Africa’s first republic, Liberia was established in 1822 as a result of the efforts of the American Colonization Society to settle freed American slaves in West Africa. The society contended that the emigration of blacks to Africa was an answer to the problem of slavery and the incompatibility of the races. Over the course of forty years, close to 12,000 slaves voluntarily left the United States for Liberia. Originally called Monrovia, the colony became the Free and Independent Republic of Liberia in 1847. Liberia was one of the most progressive, prosperous and stable African countries until the civil war broke out in 1989. For 14 years Liberia endured one of Africa’s bloodiest civil wars ensued, claiming the lives of more than 200,000 Liberians and displacing a million others into refugee camps in neighboring countries.
At the end of the war in 2003, the United Nations and the Organization of African Unity restored peace and stability in the country. This ushered in a new and democratically elected government headed by African’s first female president Ellen Johnson-Sirleaf.
• Full name: Republic of Liberia
• Independence: July 26. 1847
• Population: 4.2 million
• Capital: Monrovia
• President: Ellen Johnson Sirleaf
• Area: 99,067 sq km (38,250 sq miles)
• Languages: English, 29 African dialects
• Major Religions: Christianity, Islam, indigenous beliefs
• Life expectancy: 56 years (men), 59 years (women)
• Monetary Unit:1 Liberian dollar (L$) = 100 cents
• Exports: Diamonds, iron ore, rubber, timber, coffee, cocoa
• Boarder Countries: Guinea, Cote d’lvoire, Sierra Leone
• Climate: Tropical; hot, humid; dry season with hot days and cool to cold nights; wet, cloudy rain season with frequent heavy showers. Rainy Season: May to October. Dry Season: Dry Season: November to April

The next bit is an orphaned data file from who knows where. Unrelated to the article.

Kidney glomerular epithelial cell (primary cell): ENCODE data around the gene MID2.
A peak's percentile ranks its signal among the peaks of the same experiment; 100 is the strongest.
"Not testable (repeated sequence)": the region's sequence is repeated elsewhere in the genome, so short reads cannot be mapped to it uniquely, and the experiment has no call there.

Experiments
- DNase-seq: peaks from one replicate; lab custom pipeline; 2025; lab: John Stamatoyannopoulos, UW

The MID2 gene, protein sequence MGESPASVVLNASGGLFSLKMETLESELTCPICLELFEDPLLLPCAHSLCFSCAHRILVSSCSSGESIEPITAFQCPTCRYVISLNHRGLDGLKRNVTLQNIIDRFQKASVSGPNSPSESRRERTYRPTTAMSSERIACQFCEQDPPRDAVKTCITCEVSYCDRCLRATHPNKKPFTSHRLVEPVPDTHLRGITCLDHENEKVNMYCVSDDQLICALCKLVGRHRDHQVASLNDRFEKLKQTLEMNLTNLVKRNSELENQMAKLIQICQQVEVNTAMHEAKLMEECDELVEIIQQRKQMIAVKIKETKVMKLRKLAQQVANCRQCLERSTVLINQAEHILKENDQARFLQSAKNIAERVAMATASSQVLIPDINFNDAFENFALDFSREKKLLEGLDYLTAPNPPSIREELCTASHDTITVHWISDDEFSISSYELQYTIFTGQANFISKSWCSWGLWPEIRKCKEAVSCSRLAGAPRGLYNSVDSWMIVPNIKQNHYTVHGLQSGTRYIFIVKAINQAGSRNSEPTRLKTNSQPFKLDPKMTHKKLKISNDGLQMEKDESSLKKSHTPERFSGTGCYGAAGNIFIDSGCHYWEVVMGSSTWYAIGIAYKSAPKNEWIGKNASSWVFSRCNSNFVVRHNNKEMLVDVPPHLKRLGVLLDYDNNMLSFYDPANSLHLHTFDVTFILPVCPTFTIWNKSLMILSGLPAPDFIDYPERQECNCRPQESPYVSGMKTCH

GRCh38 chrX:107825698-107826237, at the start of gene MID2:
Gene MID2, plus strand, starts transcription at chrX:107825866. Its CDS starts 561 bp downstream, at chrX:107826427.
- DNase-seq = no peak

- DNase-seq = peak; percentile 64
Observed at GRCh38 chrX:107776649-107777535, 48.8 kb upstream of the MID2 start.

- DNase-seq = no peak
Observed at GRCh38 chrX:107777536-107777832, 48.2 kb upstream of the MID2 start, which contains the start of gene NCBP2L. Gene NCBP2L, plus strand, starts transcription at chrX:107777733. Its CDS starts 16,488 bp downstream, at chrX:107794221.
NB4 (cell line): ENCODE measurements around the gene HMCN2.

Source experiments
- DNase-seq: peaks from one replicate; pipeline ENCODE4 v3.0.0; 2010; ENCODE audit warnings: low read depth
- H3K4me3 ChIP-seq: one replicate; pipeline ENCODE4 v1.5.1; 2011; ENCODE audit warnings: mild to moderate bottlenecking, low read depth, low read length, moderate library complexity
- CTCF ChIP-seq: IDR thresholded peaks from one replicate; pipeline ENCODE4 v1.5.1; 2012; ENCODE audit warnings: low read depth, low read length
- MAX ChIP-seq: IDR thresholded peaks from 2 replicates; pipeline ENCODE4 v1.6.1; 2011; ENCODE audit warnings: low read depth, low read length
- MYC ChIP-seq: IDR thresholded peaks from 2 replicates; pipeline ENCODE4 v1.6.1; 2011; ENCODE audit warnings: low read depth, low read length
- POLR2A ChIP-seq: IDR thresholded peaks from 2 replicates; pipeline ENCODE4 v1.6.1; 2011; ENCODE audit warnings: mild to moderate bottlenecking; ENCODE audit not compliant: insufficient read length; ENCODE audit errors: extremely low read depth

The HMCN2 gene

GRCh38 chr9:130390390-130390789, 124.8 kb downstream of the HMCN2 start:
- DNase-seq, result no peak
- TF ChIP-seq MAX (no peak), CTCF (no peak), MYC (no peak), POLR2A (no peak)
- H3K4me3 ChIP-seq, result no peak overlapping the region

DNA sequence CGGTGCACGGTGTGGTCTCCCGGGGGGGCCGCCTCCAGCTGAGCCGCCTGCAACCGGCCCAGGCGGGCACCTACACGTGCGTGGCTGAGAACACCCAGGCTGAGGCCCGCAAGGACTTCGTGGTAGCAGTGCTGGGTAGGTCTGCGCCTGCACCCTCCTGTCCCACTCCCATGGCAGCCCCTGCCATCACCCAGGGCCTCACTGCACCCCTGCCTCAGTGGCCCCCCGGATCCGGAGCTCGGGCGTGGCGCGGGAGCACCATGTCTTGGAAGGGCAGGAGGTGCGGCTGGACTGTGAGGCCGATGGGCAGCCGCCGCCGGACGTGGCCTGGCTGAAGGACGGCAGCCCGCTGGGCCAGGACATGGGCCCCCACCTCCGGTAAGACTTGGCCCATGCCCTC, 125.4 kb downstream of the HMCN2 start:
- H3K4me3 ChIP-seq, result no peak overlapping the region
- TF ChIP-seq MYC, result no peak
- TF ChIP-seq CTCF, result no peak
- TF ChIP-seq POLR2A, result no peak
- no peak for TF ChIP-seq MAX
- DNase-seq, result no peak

• Literacy: Males: (15-24 years) literacy rate (%) 2008-2012* – 63.5/Females: (15-24 years) literacy rate (%) 2008-2012* – 37.2
Liberia Education Background:
The Liberian education system was destroyed during the 14-year civil conflict and Liberia is significantly behind most other countries in the African region in nearly all education statistics. Over 500,000 children in Liberia are not in school and teachers are not properly trained teachers to provide appropriate instructions and there are no adequate books from which to learn. The education system was disrupted for so long that there is a great need for support and resources to schools across the country. The conflict left the country’s infrastructure destroyed and with 83% of its population living below the poverty line. The unemployment rate stands at 85% and the illiteracy rate at 48%.
Project Blackboard hopes to address education challenges related to access, quality of instruction, human, and financial resources. The Liberian education system is emerging from a prolonged and brutally destructive period of civil unrest which resulted in the destruction of much of the country’s trained workforce, the country is still in the process of rebuilding its educational system.